Country focus: Albania [Gas in Transition]
Albania is set to become a new entrant to the LNG market next year. Currently, the country’s electricity system is dominated by hydropower, which accounts for about 94% of generation from 2,289 MW of capacity. The remainder is met by burning crude oil. The country’s hydro system has no pumped hydro facilities; it therefore lacks any effective form of energy storage.
Variations in rainfall and thus available hydro generation mean the country is highly dependent on power imports. Concern that less rainfall and higher temperatures in the future will increase this variability and reduce the overall contribution of hydro power to the country’s electricity system have prompted a twin strategy of re-introducing gas and building up renewable energy capacity.
Cleanish energy system
The power system’s reliance on hydro means that, nominally, it is very low carbon (see figure 1). Environmental groups see the reintroduction of natural gas as a backward step, but this tends to ignore the level of power imports, their source and the drain this creates on the country’s economy and particularly the financial condition of state power utility and distribution operator KESH.
In 2020, for example, net imports reached 31% of total electricity consumption. Electricity is imported predominantly from Serbia, with smaller shares coming from Greece, Slovenia and the Czech Republic (see figure 2). Serbia accounted for 81% of Albania’s electricity imports in 2020. High distribution system losses do not help and point to major potential savings from energy efficiency investments.
Serbia sources about 70% of its electricity from domestically-mined low-quality lignite. The introduction of gas-fired generation in Albania could therefore displace imported CO2-intensive power and stabilise the country’s overly hydro-dependent domestic generation.
This stabilisation would also facilitate the incorporation of variable renewables such as wind and solar, leading to a reduction in net electricity imports and, potentially, the seasonal export of low carbon power to Albania’s neighbours.
Albania’s Gas Master Plan sees gas use rising from minimal levels today to about 2.4bn m3/ year by 2030. The country has an existing gas pipeline network of 498km, but most of it needs repair and is non-operational.
Nonetheless, the country’s gas options are improving. In July last year, the ministry of infrastructure and energy and gas system operator Albgaz signed an agreement on construction of the Fier South Facility, an interconnection point with the Trans-Adriatic gas Pipeline (TAP), which runs for 215 km through Albania en route to Italy. The bidirectional exit point is expected to take two to three years to complete.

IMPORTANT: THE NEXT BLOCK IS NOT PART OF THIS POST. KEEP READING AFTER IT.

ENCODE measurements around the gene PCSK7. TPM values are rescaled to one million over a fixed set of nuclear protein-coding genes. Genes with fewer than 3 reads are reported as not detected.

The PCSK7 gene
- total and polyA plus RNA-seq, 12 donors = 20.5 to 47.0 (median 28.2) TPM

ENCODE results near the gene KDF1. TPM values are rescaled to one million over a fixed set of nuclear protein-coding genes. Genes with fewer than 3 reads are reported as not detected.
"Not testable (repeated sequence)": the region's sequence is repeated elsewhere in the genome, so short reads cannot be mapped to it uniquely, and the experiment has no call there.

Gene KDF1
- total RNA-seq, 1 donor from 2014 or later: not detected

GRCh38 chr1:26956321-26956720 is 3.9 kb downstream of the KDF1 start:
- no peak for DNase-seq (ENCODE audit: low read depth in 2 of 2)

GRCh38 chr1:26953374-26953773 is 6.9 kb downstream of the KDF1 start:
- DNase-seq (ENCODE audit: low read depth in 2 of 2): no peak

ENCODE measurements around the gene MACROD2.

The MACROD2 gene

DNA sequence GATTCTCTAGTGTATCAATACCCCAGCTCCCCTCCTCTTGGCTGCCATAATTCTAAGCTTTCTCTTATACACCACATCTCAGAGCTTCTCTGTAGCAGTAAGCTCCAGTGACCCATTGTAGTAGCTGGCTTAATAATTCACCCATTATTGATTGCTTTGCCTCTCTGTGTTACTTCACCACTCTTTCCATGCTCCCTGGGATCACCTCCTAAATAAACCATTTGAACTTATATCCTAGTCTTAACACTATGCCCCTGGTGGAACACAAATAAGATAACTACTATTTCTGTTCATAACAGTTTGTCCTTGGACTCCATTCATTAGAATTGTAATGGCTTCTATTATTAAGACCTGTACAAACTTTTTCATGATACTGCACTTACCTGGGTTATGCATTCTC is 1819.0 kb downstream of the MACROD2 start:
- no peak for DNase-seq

In January 2021, the government also signed a memorandum for the construction of an LNG import terminal, which is to be connected through the Fier-Vlore pipeline with the TAP pipeline and would allow gas generation from the Narta power plant at Vlore.
The Narta power plant has not had a happy history. It was completed on the coast of southern Albania in 2005. Originally built with international funding as an oil-fired generator, it has a capacity of 98 MW. The plant was designed to provide emergency power in the event of drought or other impediment to the country’s hydro power production.
The plant has never operated, owing to problems with its cooling system. Last year, an agreement was signed with ExxonMobil to convert it to run on regasified LNG.
The Vlore LNG terminal will provide an additional piece of critical infrastructure, strengthening the country’s energy supply and security. The terminal has won significant interest from Spanish LNG terminal operator Enagas, which in June signed a memorandum of understanding on cooperation with Albgaz. This has developed into a strategic cooperation agreement signed in October, which will explore the possibility of Enagas taking a stake in Albgaz. Enagas owns a 16% shareholding in TAP.
Albania has also been successful in chartering a Floating Storage and Regasification Unit (FSRU) for the Vlore terminal. FSRUs are in increasingly short supply as a result of a swathe of charters for north-west Europe intended to boost LNG imports in the face of a near total cessation of Russian gas pipeline imports. A report from the International Energy Agency published in October suggested that FSRU demand globally now outstripped supply, including those under construction and on order, by about three units.
US company Excelerate Energy is expected to deploy its FSRU Excelsior after the vessel completes its current contract off Israel at the end of this year and undergoes some modifications. Both the terminal and the Vlore power plant are expected to be in operation from the second quarter of next year. The FSRU Excelsior was built in 2005 and has a capacity of 138,000 m3.